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pages on A6&7
Volume42,Number6 WINSTON-SALEM, N.C. THURSDAY, October 8, 2015
Photo by Timothy Ramsey
Praise is what they do
The Anointed Mime Ministry performs during the 2015 Gospel Fest at the Dixie Classic Fair on Sunday,
Oct. 4, during the first phase of Gospel Fest. Sundays' event was accompanied by cloudy skies, rain and
wind. The weather is expected to be better for the second phase, which will be Sunday, Oct. 11. See the
story on page B5.
? 1 1111 1
Concerns arise in talks on
possible W-S Prep move
BY TODD LUCK
Questions and concerns
about the possible move of
(WSPA) to Winston-Salem
State University (WSSU)
where voiced at a meeting
Monday night, Oct. 5, in
which about 30 people
Emory heard from parents,
community members and
elected officials during the
meeting held in the audito
rium of WSPA, which is
located on Cameron
Avenue in the building of
the original Atkins High
The building, which
was originally built as an
school during segregation,
can hold about 900 stu
dents. WSPA, a college
preparatory magnet high
school, which also has a
residential middle school,
has 4S0 students.
Emory said that the
building's unused capacity
was the reason the school
system was considering
moving WSPA and doing
something else with the
space there. She's been in
talks with WSSU
Robinson on bringing Prep
to the campus of the histor
ically black university,
which would be part of a
potential school bond pro
posal that'll be on the ballot
is very interested right now
in a possible partnership
with us, looking at possibly
locating a high school like
Prep on their campus,
where students would actu
ally earn their high
See WSPA on A10
Photo by Todd Luck
Superintendent Beverly Emory speaks to attendees about potentially moving
Winston-Salem Preparatory Academy at a meeting held at the school on
BY TEVIN STINSON
It has been a very busy year for the Rev. Dr. William
J. Barber and the North Carolina NAACP branch. From
voting rallies to educational seminars, the state branch has
been working hard this year to improve the quality of life
of all minorities in the state of North Carolina.
Today (Oct. 8), local NAACP branches from across
the state will gather in Winston-Salem for the 72nd annual
NAACP State Convention for reflection and planning.
During a recent press conference held outside the
Forsyth County Courthouse, Barber announced the theme
of this year's convention will be "Pursing Liberty in the
face of Justice."
"This years convention is not just about fellowship but
about justice as well," said Barber. "We are going to use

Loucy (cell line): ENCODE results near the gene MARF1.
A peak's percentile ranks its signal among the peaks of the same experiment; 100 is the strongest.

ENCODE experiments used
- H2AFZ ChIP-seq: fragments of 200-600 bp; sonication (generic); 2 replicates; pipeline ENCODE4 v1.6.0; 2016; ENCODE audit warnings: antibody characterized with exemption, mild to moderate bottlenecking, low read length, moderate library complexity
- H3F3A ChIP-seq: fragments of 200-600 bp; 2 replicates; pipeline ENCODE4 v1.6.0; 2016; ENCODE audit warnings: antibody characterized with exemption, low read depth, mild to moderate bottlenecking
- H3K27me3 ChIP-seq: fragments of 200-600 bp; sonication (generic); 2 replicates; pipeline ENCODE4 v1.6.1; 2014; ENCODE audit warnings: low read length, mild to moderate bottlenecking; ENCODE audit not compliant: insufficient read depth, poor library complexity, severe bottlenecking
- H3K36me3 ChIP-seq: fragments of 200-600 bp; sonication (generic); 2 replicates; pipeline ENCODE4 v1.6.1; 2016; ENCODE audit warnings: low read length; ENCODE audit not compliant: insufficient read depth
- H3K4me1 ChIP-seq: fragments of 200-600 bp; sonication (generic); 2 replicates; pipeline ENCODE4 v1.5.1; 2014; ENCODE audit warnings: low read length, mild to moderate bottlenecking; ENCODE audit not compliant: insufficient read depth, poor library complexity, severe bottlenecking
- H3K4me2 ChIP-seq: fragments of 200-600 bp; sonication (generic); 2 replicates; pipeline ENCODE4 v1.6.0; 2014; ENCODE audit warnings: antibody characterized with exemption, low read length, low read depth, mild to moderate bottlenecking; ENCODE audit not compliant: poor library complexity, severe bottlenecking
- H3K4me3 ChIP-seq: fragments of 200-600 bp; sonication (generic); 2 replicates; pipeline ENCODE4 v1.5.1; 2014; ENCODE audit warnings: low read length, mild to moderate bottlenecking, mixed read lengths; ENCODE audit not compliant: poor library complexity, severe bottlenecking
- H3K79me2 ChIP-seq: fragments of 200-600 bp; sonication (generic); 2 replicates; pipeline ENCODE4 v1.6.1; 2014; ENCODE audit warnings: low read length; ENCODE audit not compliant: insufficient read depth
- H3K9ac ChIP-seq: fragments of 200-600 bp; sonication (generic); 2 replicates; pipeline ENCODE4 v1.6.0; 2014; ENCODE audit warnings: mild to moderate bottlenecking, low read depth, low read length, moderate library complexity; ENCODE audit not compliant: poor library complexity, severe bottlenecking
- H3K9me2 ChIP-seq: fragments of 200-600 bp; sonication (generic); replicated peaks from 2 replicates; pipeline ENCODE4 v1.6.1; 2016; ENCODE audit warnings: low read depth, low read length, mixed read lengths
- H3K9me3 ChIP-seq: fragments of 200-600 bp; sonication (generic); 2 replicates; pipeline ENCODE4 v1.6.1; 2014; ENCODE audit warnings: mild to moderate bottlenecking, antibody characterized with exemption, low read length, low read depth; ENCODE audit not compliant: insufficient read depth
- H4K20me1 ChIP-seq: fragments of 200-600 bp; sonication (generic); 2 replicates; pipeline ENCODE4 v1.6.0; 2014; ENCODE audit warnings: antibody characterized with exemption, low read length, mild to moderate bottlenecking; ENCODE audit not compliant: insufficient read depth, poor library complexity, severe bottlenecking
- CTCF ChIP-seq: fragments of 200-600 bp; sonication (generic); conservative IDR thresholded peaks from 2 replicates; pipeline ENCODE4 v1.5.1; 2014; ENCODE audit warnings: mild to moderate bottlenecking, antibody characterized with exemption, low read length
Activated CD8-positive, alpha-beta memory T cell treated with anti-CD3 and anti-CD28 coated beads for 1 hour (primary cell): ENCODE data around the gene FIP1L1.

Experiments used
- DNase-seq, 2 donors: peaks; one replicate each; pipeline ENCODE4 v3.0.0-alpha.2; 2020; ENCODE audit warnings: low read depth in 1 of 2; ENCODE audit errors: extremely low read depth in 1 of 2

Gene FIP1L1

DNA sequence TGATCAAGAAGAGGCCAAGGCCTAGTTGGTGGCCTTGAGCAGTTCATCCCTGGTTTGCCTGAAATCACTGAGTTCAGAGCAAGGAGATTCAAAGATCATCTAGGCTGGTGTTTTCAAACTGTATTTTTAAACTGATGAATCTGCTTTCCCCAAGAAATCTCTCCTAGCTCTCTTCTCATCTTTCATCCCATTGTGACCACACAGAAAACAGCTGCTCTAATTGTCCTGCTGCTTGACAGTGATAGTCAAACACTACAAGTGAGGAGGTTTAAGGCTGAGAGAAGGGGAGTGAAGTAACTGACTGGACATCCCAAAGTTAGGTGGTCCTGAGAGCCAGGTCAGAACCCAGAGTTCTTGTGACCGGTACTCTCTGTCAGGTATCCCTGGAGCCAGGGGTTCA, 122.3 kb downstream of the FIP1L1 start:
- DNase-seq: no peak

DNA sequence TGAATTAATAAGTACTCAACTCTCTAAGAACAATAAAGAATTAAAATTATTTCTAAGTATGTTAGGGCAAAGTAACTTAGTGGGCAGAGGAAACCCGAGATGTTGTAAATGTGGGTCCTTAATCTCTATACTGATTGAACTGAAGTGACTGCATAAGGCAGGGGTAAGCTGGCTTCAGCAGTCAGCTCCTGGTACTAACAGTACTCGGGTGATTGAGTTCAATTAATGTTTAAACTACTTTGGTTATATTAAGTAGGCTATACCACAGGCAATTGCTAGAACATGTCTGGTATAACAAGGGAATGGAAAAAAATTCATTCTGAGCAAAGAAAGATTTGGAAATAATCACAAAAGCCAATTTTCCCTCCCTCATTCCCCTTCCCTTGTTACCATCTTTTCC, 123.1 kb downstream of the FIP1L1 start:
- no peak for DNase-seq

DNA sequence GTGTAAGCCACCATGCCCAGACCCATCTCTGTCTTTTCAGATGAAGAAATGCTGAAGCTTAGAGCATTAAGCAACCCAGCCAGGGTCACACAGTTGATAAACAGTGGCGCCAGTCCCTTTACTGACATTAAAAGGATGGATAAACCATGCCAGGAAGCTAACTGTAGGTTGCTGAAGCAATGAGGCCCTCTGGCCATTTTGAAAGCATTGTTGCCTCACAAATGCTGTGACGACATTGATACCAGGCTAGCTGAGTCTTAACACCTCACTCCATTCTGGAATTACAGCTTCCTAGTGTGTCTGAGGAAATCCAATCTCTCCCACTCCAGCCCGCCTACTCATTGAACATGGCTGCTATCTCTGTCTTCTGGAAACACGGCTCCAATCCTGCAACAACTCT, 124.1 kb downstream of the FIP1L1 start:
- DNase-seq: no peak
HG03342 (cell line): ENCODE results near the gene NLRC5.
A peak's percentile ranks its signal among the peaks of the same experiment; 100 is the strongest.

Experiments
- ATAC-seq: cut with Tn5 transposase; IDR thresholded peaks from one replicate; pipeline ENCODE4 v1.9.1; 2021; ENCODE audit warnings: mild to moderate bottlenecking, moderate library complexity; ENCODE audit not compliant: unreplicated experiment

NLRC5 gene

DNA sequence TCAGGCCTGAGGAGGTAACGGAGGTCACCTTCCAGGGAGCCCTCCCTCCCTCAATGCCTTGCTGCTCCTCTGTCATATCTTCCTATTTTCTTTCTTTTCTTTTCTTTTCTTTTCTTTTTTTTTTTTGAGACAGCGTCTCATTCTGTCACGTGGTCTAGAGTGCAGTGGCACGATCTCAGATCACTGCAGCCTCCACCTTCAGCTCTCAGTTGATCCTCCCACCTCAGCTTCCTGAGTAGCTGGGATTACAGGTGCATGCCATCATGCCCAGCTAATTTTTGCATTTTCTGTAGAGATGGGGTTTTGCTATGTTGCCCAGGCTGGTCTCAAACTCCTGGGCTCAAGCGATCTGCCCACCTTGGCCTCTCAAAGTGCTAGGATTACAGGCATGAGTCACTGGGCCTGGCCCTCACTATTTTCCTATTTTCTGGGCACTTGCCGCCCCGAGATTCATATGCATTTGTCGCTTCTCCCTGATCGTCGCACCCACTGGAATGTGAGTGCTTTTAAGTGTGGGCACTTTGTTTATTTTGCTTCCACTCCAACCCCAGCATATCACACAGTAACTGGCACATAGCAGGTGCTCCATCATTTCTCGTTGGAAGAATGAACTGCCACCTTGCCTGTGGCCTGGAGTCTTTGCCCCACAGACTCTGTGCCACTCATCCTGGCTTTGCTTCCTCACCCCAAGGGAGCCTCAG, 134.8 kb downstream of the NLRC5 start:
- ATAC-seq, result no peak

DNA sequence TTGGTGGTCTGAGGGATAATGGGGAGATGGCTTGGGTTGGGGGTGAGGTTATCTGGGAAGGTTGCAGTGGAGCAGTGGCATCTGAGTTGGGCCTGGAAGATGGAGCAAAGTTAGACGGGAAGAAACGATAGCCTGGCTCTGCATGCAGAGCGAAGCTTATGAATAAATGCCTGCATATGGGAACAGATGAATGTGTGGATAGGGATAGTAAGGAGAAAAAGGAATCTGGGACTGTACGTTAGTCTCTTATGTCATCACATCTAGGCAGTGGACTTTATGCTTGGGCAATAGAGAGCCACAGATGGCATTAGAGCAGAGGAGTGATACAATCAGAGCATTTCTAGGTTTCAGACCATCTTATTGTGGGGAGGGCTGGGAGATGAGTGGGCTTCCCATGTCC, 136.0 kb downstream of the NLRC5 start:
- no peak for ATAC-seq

this year's convention to layout our plan of attack for
? those who are trying to tear this country apart"
Photo by Tevin Stinson
Rev. Dr. William J. Barber II answers questions
about the 72nd Annual NAACP State Convention
during a recent press conference in Winston-Salem,
host city of the annual convention.
Mayor Allen Joines said he was delighted to be the
host city of the annual convention.
"We welcome Dr. Barber and NAACP members from
across the state to our wonderful city," said Joines, "We
are just delighted to be chosen as the host city."
The three-day convention will feature a number of
educational seminars and guest speakers, including the
Rev. Dr. Otis Moss III, who is expected to deliver a pow
erful address on the opening day of the convention.
Moss is known throughout the nation for his commu
nity service and reaching out to inner-city black youth.
Moss' address will be part of the Religious Emphasis Day
held at Emmanuel Baptist Church.
"We are very excited about our Religious Emphasis
Day," said Barber. "We are expecting some very powerful
messages from some very powerful people."
Religious Emphasis Day will also feature a number of
open panel discussions on religion and a soul food dinner
later in the day.
Michelle Laws, executive director of the state
NAACP said, this years schedule is the most exciting she
"This may be one of the most exciting conventions we
have had," said Laws. "It has been a big year for the state
branch and we believe this years convention will reflect
the amazing year we have had so far."
Other noteworthy speakers who will be attending the
See NAACP on All
? s ^
Women's Fund study says more women now in poverty
BY TODD LUCK
THE CHRON1CI J.
Economic insecurity for local women has
grown in the last five years, according to a study
by the The Women's Fund of Winston-Salem.
Last week The Women's Fund announced its
study, which examined the lives of women in the
area. It's a follow up to its 2010 study, "Through a
women and girls. The Women's Fund is a
Winston-Salem Foundation initiative that is fund
done to let
. faced local
ed by membership fees and awards grants to
groups and projects aimed at improving the lives
of women. The fund will give out $110,000 in
grants this year during its annual luncheon in
The follow-up study did show progress in
some areas. The graduation rate for girls increased
See Fund on A2
rn. Women's fund
of Winston-Salem, LLC